The Front Runner — Jason Reitman’s film about Gary Hart’s 1988 presidential campaign (and subsequent scandal). I feel like most young people today don’t know anything about Hart, but he was a politician who most people said was going to be president and then got caught having an affair with a woman while in Miami on a yacht called “Monkey Business,” which is one of those stranger than fiction kind of coincidences. It’s an incredible story, because it completely derailed this man’s political career and is the first of the ‘media scandals’ that have become the norm in today’s 24 hour news cycle. Reitman captures something truly brilliant with this film because he’s telling a very specific story while also clearly making direct connections to today’s political and media culture while also touching on ‘Me Too’ and all sorts of other things. It’s a spectacular effort that was just hugely ignored in a terrible way. It also features an amazing central performance by Hugh Jackman that should probably have been nominated for an Oscar and some incredible writing. And Reitman does some fantastic directing and editing in this film, which features a very Robert Altman-esque opening shot and the brilliant use of staging that sort of allows you to focus on whatever aspects of the scene (and story) that you want to. I feel like over time, this will be considered one of the best single efforts of the decade. You want to get on this train now, because it’s one of the single best films of 2018.
Ocean’s 8 — The all-female soft reboot of the franchise. Secretly I was hoping it was deliberate by them, to do 8, 9 and 10, link up to 11, 12 and 13 and then bring everyone together for 14, 15 and 16, but who knows if we’ll even get there. It’s directed by Gary Ross, who gave us Pleasantville, Seabiscuit and The Hunger Games, and it stars Sandra Bullock Cate Blanchett, Helena Bonham Carter, Rihanna, Awkwafina, Mindy Kaling, Sarah Paulson and Anne Hathaway, and involves Danny Ocean’s sister Debbie robbing a diamond necklace from the Met Gala. I enjoy the hell out of this movie. It’s got the same sense of fun as the originals (well… ‘originals’, since those are remakes themselves), smart writing, great performances, and it’s just totally rewatchable. I love it. People were mixed on it when it came out, but I always felt that was some weird gender stereotype thing (like how people say, “I’m fine with a woman being president, just not her” for every single woman running for president). I thought this movie was great and it only gets better for me each time I watch it.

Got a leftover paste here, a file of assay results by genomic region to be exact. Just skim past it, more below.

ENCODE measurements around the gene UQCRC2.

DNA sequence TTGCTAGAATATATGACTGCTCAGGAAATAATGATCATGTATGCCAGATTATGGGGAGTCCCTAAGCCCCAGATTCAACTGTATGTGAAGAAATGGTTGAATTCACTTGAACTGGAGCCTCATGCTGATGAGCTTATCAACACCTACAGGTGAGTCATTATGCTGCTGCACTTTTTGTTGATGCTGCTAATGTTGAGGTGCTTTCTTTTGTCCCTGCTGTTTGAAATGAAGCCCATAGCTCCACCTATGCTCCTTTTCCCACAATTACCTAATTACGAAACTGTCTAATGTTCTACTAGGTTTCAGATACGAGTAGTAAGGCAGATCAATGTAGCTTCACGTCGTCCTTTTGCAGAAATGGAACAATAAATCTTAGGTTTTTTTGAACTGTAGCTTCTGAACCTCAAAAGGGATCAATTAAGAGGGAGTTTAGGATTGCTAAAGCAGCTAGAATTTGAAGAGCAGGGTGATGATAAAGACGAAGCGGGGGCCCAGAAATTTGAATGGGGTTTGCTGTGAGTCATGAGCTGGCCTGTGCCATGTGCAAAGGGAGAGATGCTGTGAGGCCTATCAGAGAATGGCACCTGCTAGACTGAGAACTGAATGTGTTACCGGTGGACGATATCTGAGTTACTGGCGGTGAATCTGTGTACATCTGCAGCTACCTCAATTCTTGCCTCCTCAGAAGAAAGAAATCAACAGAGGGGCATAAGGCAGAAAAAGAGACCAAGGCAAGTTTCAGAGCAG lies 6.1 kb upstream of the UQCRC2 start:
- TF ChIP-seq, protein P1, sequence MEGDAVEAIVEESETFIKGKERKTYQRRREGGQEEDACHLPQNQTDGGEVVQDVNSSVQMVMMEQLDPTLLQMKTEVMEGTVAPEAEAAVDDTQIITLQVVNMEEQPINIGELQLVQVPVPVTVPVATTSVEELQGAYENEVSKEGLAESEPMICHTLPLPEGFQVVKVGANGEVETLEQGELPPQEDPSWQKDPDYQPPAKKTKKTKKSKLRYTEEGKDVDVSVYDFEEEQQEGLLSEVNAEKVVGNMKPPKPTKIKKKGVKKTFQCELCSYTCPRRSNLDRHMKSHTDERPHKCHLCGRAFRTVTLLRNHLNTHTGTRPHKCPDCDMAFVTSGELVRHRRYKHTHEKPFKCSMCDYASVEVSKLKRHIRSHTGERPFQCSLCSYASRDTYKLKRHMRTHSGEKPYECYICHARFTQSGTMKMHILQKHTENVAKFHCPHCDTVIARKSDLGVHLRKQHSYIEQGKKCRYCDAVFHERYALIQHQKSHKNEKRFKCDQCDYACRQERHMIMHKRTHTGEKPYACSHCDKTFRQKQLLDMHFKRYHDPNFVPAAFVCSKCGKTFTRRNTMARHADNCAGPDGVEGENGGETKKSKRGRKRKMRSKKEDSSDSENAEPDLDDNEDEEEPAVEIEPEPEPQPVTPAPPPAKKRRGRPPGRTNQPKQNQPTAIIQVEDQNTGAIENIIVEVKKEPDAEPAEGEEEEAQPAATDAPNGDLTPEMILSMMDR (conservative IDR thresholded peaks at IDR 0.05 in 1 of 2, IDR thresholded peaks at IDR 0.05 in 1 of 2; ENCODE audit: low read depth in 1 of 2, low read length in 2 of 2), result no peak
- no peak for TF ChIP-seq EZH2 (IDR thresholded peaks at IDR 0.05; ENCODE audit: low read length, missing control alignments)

Revenge — This is one of the best crowd-pleasers of 2018. I fucking love this movie. It’s a very simple rape-revenge movie, about the mistress of a rich man traveling to his desert house for a getaway. He’s also brought along two other men, one of whom ends up raping the woman while the boyfriend is out. She, of course, freaks out and wants to get the hell out of there. And he, not wanting any of this to blow up in his face, pushes her off a cliff and leaves her for dead. The only problem is… she survives. And, like The Revenant, she comes back for (insert title here). And it’s fucking awesome. Because you watch her claw to survive (like The Revenant) and by the time she comes back after them, you want to stand up and cheer every time she fucks up one of those guys. And let me tell you, the final sequence is so bloody that the characters are literally slipping and falling on the floor because of how much blood there is. It’s crazy. But trust me, this is one of the most entertaining experiences of the year and one of the single most underrated gems out there.
Springsteen on Broadway — The Broadway show (which I was extremely fortunate to be able to see in person, and is one of the greatest live experiences of my life) is one of the best one-man shows you will ever see. And the fact that they filmed it and put it out on Netflix allows everyone to experience the brilliance that is this show. It’s Bruce Springsteen, alone on a stage (though he is joined by his wife for two songs at one point), talking about his life and his music. It’s sort of a companion piece to the autobiography he wrote a few years ago, but it’s just a wonderful piece of work. He talks, he tells jokes, he gets deep about the things in his life that helped influence his music and plays a lot of his greatest songs. It’s incredible. Honestly all things considered this is my favorite viewing experience of the year. But it was more the live show and not this, so I keep it here because it’s just a filmed version of the show, and it feels weird putting it in the top ten. But trust me, if you are at all a Springsteen fan (and at this point, who isn’t?), this is one of the greatest things you’ll ever see. If we’re considering this a concert film (which I still haven’t decided on yet), this is immediately one of the greatest of all time. It’s that good.